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Diversity 2.0: Why Equality Efforts Need an Upgrade

As more radical efforts are being announced from the Oval Office, one thing is becoming clear: both parties know what they should be fighting for, and it’s usually the same for both.

In a previous article, we argued that the far right markets itself as an equality fighter and uses other reasoning to justify its blatantly discriminatory policy moves. So it’s not a surprise that when the Trump administration announced on August 1 that the Justice Department plans to investigate universities for admissions policies that discriminate against white applicants, they emphasized that they would be fighting “intentional race-based discrimination.”

It seems obvious to people on the left that they are doing the exact opposite of that. Affirmative Action policies are in place to fight discrimination, to rectify past and present oppression of minority groups, and to produce more diverse campuses and companies. But the right is arguing that these policies exclude white applicants despite their merit, socioeconomic status, etc., often discriminating against poor whites. I have seen and heard many Republicans arguing that being a white conservative qualifies as a minority now, and that it’s difficult to express conservative beliefs without being bullied or attacked by the aggressive left.

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The right think discrimination has flipped with policies like Affirmative Action to now discriminate against whites, and because of this, they believe they’re still fighting for diversity and equality.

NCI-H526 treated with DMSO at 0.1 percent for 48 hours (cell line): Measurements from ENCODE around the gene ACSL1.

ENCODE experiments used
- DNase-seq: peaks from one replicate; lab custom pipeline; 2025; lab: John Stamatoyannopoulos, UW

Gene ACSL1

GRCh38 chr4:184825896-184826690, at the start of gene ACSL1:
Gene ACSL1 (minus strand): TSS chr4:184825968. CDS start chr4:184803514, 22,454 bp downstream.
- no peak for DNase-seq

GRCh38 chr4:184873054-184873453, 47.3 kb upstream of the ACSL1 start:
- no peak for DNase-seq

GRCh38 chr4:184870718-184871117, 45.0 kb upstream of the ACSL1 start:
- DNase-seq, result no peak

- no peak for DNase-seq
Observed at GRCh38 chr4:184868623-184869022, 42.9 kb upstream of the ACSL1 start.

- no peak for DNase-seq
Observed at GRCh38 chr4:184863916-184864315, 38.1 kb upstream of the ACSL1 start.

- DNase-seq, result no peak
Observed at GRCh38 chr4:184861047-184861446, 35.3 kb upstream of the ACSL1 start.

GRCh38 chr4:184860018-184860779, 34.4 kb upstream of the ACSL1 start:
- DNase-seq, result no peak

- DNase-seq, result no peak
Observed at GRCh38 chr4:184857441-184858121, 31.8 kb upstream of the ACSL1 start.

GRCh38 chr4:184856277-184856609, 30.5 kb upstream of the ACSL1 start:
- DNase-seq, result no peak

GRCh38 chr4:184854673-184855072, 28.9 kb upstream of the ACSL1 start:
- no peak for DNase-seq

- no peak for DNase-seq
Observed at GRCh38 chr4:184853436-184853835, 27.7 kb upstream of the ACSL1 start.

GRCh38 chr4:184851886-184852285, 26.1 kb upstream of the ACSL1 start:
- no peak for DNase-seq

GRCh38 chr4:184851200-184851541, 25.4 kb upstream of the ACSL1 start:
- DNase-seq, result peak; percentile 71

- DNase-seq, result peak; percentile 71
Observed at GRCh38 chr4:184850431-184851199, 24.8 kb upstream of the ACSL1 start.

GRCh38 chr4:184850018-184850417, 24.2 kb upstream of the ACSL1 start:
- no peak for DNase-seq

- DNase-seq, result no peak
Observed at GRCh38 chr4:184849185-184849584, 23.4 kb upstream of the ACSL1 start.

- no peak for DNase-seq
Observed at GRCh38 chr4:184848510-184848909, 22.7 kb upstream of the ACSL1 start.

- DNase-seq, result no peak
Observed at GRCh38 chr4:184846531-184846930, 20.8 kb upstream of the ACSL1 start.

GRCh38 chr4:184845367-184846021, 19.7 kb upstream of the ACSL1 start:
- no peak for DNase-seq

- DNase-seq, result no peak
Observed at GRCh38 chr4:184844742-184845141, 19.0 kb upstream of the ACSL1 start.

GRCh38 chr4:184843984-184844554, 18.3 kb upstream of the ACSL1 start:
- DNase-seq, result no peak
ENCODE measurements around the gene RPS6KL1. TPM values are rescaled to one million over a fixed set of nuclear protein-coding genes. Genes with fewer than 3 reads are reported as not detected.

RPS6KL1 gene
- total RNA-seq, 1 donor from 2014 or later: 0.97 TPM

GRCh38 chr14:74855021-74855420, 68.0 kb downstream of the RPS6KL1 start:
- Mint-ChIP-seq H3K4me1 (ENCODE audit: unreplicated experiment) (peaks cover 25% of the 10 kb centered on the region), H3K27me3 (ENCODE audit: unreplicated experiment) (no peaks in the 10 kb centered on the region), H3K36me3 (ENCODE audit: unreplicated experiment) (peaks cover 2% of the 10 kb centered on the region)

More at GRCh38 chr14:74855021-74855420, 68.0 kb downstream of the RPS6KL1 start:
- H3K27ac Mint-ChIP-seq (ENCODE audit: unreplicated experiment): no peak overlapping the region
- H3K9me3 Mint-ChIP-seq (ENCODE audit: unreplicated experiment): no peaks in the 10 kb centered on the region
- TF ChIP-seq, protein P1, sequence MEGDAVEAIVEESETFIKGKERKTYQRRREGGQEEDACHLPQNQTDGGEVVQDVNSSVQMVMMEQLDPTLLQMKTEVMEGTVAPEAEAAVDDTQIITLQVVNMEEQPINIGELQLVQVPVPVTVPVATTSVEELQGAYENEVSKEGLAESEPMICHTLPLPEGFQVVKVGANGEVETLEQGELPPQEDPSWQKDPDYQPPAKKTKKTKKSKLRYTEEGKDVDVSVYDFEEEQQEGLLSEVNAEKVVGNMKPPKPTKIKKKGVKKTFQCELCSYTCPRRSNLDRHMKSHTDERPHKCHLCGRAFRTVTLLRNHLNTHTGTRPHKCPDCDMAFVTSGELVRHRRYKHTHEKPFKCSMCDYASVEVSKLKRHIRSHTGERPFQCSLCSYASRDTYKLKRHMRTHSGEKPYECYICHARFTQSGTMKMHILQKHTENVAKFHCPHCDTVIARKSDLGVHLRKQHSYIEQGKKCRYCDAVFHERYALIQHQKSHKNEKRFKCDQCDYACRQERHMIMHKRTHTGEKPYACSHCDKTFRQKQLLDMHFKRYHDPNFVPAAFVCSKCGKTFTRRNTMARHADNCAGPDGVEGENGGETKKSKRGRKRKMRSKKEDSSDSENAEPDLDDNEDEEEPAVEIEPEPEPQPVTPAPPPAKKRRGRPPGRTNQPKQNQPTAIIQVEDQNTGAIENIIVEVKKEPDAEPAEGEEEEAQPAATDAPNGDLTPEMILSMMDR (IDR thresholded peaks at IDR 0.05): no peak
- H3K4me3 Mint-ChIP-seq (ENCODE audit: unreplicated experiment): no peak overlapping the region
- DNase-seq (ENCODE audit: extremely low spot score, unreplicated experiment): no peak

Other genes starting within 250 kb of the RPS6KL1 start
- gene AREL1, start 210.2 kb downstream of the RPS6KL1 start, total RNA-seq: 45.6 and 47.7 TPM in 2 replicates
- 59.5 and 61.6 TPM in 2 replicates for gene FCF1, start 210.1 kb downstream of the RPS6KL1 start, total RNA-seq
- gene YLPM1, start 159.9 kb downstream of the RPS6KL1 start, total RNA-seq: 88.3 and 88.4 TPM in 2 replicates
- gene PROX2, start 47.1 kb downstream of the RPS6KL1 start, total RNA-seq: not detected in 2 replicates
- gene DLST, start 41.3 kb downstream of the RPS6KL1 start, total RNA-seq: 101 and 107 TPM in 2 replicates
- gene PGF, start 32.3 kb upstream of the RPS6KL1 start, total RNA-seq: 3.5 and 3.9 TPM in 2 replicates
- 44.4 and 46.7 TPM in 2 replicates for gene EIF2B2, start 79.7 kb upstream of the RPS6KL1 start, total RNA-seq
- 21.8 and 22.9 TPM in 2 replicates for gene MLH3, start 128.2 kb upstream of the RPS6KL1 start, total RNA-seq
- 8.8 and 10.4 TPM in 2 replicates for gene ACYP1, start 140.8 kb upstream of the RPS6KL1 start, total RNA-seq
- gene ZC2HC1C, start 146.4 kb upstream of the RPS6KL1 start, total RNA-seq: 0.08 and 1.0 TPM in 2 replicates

So, equality efforts need to be revamped, re-branded, and re-marketed. Right now, mainstream equality efforts focus very much on the empowerment of minorities, defeating white privilege, and emphasizing the importance of diversity in academic and professional settings. But there is not enough focus on the facts behind the policies like Affirmative Action.

These facts are that minorities are still oppressed, that white privilege still exists, and that because of 350+ years of slavery and discrimination in the U.S. alone, the passage of the Civil Rights Act of 1964 and the 19th Amendment in 1920 did not just automatically place minorities on equal footing with groups deemed “superior” for most of history. It will take a very long time to change ideology so deeply held, and to actually have the same opportunities provided to every single person in America regardless of race, class, gender, sexual orientation, etc. This has not been communicated effectively to the far right, and in my opinion, this is the reason why they believe Affirmative Action to be discriminatory. They are not denying the atrocities of slavery and Jim Crow, nor are they claiming their ancestors to be innocent of discriminating against minority groups. They just don’t see discrimination against minorities now. They only see Affirmative Action and other diversity-advocating causes, and believe that minorities are now given privileges they do not have.

Once these facts about diversity are recognized, both parties should be on the same page about what it is, why it’s important, and how to get there. History has shown us that people are willing to take responsibility for crimes committed, such as in the American slavery example. Of course, as I said in my article on white privilege, the key is not to attack white folks. That will have adverse effects. But by re-branding equality respectfully, with the right rhetoric and facts, eventually I can see all parties on the same page, actually fighting for the same thing.

Philosophy grad, lawyer in training. I write about society, politics, and the human experience, mostly based on reflections of my own humble life.

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